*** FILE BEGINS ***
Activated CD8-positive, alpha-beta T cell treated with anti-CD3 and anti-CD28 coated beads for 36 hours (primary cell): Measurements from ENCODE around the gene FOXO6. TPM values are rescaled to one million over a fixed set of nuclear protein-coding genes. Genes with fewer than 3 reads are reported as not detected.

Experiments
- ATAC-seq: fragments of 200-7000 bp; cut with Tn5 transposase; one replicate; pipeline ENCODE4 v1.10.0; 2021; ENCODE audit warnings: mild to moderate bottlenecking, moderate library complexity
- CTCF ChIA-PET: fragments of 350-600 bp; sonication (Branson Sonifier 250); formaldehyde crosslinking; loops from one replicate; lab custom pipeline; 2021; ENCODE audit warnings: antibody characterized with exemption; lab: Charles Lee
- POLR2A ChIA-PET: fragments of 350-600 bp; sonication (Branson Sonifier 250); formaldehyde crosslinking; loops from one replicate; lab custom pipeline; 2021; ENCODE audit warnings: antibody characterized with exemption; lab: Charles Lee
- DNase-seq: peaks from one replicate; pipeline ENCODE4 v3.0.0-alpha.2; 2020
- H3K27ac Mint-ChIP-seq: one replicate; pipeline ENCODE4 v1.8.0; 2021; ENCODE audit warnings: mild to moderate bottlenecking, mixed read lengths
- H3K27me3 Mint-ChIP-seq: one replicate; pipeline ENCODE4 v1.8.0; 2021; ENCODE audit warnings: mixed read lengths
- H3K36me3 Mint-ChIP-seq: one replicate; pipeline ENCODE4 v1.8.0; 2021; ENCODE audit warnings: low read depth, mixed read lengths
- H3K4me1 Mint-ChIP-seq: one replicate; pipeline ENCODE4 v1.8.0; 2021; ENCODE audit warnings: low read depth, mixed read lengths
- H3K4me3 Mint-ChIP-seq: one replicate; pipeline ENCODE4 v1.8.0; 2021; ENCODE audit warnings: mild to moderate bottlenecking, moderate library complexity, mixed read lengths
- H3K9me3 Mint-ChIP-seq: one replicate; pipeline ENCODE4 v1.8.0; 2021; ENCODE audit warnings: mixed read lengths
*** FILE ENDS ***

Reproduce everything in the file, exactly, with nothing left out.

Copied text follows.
Activated CD8-positive, alpha-beta T cell treated with anti-CD3 and anti-CD28 coated beads for 36 hours (primary cell): Measurements from ENCODE around the gene FOXO6. TPM values are rescaled to one million over a fixed set of nuclear protein-coding genes. Genes with fewer than 3 reads are reported as not detected.

Experiments
- ATAC-seq: fragments of 200-7000 bp; cut with Tn5 transposase; one replicate; pipeline ENCODE4 v1.10.0; 2021; ENCODE audit warnings: mild to moderate bottlenecking, moderate library complexity
- CTCF ChIA-PET: fragments of 350-600 bp; sonication (Branson Sonifier 250); formaldehyde crosslinking; loops from one replicate; lab custom pipeline; 2021; ENCODE audit warnings: antibody characterized with exemption; lab: Charles Lee
- POLR2A ChIA-PET: fragments of 350-600 bp; sonication (Branson Sonifier 250); formaldehyde crosslinking; loops from one replicate; lab custom pipeline; 2021; ENCODE audit warnings: antibody characterized with exemption; lab: Charles Lee
- DNase-seq: peaks from one replicate; pipeline ENCODE4 v3.0.0-alpha.2; 2020
- H3K27ac Mint-ChIP-seq: one replicate; pipeline ENCODE4 v1.8.0; 2021; ENCODE audit warnings: mild to moderate bottlenecking, mixed read lengths
- H3K27me3 Mint-ChIP-seq: one replicate; pipeline ENCODE4 v1.8.0; 2021; ENCODE audit warnings: mixed read lengths
- H3K36me3 Mint-ChIP-seq: one replicate; pipeline ENCODE4 v1.8.0; 2021; ENCODE audit warnings: low read depth, mixed read lengths
- H3K4me1 Mint-ChIP-seq: one replicate; pipeline ENCODE4 v1.8.0; 2021; ENCODE audit warnings: low read depth, mixed read lengths
- H3K4me3 Mint-ChIP-seq: one replicate; pipeline ENCODE4 v1.8.0; 2021; ENCODE audit warnings: mild to moderate bottlenecking, moderate library complexity, mixed read lengths
- H3K9me3 Mint-ChIP-seq: one replicate; pipeline ENCODE4 v1.8.0; 2021; ENCODE audit warnings: mixed read lengths